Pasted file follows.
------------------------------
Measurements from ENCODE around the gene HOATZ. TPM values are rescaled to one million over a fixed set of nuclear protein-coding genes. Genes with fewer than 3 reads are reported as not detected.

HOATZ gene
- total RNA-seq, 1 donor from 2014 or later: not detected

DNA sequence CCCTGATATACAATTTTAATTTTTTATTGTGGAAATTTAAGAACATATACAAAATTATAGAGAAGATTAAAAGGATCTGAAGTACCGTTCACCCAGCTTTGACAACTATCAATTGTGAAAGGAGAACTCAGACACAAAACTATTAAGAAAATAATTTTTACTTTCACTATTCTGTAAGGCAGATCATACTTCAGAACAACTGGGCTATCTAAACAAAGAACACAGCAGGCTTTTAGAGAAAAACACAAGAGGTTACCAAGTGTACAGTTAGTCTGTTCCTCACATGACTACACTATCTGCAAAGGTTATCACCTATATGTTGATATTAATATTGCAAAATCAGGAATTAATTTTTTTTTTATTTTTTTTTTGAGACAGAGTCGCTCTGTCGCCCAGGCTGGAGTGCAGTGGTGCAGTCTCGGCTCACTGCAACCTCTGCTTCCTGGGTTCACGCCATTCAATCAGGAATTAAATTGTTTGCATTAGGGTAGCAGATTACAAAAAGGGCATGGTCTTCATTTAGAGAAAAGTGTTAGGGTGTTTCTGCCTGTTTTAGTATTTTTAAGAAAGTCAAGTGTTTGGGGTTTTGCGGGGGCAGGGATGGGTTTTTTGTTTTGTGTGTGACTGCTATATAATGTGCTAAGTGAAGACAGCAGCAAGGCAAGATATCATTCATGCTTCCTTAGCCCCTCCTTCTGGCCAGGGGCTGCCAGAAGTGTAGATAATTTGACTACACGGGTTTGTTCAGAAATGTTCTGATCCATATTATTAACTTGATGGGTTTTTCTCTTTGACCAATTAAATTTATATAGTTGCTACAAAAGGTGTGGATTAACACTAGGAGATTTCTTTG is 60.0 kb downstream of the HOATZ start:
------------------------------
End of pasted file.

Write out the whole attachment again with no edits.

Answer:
Measurements from ENCODE around the gene HOATZ. TPM values are rescaled to one million over a fixed set of nuclear protein-coding genes. Genes with fewer than 3 reads are reported as not detected.

HOATZ gene
- total RNA-seq, 1 donor from 2014 or later: not detected

DNA sequence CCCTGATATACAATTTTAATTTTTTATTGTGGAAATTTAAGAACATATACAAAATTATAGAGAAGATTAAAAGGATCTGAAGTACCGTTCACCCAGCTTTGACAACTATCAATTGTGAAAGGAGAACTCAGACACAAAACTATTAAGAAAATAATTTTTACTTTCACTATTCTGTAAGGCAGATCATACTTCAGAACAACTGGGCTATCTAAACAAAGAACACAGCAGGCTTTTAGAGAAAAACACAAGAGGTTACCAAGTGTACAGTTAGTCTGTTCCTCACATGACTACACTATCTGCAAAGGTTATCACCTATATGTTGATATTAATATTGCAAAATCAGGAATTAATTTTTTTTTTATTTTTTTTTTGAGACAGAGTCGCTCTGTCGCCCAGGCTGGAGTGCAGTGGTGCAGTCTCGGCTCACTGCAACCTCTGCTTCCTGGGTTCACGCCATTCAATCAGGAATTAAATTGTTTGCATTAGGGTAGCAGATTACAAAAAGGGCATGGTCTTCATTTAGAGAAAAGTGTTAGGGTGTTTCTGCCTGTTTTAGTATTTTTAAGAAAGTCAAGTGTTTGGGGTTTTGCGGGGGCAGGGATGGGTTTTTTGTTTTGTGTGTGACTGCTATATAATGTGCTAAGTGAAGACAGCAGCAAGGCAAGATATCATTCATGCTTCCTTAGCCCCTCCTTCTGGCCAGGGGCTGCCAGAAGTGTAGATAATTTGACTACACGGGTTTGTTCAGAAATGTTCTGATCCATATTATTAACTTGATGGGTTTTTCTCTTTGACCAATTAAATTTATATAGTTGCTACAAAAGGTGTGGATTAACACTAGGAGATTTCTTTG is 60.0 kb downstream of the HOATZ start: